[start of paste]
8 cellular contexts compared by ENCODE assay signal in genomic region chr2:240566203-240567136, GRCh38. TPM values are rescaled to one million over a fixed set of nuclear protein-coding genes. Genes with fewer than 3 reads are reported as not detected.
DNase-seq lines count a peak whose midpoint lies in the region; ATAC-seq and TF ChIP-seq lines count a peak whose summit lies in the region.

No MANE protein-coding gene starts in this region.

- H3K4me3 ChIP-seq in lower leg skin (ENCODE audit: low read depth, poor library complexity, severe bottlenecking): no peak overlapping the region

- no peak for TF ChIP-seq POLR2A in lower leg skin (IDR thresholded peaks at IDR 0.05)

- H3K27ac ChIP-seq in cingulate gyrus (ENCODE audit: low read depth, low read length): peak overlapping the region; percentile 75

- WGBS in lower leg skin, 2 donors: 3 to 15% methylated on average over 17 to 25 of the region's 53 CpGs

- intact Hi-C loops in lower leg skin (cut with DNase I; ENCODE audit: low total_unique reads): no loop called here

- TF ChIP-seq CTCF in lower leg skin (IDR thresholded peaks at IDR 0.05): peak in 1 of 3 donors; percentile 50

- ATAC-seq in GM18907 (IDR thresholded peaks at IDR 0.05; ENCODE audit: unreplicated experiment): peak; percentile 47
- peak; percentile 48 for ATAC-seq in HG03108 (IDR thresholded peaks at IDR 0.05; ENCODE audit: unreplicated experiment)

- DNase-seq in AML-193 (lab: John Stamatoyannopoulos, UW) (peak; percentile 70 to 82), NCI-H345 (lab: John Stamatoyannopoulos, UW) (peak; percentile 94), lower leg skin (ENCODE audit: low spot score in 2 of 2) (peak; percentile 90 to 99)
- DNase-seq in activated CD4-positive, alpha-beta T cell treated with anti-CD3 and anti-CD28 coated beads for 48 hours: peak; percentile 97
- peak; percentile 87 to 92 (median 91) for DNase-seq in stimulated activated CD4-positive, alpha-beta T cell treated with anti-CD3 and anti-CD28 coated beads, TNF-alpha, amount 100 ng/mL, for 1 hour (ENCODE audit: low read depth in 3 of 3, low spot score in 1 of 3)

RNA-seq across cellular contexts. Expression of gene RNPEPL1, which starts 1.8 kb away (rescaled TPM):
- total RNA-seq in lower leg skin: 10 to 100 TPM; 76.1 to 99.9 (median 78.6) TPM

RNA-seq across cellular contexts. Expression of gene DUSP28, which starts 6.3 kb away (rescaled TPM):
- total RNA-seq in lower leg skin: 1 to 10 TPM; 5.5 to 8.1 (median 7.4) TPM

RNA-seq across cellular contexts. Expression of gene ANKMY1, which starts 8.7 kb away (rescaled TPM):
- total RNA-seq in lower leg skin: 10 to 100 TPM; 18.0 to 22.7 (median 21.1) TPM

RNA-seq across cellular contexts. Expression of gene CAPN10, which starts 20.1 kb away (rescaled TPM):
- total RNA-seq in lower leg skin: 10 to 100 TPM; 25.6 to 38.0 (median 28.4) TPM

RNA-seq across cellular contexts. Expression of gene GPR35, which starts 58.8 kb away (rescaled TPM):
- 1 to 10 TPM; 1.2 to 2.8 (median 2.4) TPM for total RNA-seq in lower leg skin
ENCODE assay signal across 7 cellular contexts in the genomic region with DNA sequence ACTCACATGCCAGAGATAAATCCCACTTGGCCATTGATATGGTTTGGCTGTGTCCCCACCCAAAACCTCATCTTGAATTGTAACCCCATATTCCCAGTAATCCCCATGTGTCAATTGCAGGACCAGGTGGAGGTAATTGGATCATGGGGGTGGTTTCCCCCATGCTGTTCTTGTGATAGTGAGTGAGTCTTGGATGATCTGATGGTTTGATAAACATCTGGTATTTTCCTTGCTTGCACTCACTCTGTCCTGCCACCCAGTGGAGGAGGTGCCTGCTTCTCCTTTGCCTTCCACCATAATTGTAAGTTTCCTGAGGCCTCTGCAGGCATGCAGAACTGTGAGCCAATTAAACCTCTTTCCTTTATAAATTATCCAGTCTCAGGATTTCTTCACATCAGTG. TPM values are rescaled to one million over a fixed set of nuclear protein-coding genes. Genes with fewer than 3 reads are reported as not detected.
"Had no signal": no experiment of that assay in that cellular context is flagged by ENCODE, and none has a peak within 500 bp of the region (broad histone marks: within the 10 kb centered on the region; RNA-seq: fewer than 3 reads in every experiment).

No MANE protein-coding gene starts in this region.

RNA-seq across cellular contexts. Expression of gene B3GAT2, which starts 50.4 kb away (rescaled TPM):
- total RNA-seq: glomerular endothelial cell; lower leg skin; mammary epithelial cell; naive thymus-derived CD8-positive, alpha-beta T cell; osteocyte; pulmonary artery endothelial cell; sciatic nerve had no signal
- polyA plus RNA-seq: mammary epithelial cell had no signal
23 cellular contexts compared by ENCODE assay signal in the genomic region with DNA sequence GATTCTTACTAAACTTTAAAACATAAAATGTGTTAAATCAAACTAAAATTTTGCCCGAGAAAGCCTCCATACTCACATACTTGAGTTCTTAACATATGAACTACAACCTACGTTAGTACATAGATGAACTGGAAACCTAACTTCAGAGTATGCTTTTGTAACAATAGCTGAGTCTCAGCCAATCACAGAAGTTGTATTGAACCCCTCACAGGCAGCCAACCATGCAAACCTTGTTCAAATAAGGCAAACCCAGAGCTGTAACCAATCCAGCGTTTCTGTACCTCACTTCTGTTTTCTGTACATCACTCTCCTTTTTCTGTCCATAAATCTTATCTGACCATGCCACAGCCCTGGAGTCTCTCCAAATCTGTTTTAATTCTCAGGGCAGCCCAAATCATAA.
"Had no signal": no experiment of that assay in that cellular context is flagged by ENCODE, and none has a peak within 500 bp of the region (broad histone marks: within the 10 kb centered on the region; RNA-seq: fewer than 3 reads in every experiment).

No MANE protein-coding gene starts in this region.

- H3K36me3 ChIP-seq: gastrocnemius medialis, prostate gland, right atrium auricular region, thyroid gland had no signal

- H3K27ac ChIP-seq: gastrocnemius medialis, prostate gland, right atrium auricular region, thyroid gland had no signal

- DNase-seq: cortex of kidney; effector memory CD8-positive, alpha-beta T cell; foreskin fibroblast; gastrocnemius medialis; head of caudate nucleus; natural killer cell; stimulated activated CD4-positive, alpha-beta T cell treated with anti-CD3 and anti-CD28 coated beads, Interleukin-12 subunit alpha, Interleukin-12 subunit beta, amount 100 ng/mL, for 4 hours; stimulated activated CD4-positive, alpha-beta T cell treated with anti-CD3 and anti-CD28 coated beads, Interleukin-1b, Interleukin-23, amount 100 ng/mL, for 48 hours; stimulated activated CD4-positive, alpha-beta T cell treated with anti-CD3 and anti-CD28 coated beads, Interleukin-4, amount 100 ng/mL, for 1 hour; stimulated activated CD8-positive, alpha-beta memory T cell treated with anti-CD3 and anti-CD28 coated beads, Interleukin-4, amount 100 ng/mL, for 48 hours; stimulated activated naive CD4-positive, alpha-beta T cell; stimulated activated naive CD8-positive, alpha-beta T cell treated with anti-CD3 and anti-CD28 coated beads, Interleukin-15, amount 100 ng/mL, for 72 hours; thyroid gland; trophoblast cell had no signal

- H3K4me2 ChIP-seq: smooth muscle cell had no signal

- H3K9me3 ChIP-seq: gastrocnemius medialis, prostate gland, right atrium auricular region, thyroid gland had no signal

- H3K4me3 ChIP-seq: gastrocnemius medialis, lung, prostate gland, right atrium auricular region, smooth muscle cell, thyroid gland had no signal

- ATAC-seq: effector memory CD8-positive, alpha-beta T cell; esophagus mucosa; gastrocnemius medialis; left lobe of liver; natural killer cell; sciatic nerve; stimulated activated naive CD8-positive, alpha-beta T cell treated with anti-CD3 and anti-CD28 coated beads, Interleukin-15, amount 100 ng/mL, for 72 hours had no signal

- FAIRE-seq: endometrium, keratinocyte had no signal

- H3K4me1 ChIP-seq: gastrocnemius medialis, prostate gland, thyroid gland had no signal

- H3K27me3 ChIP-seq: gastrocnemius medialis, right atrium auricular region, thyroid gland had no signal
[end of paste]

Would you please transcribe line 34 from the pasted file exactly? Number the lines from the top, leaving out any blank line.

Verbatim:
- H3K36me3 ChIP-seq: gastrocnemius medialis, prostate gland, right atrium auricular region, thyroid gland had no signal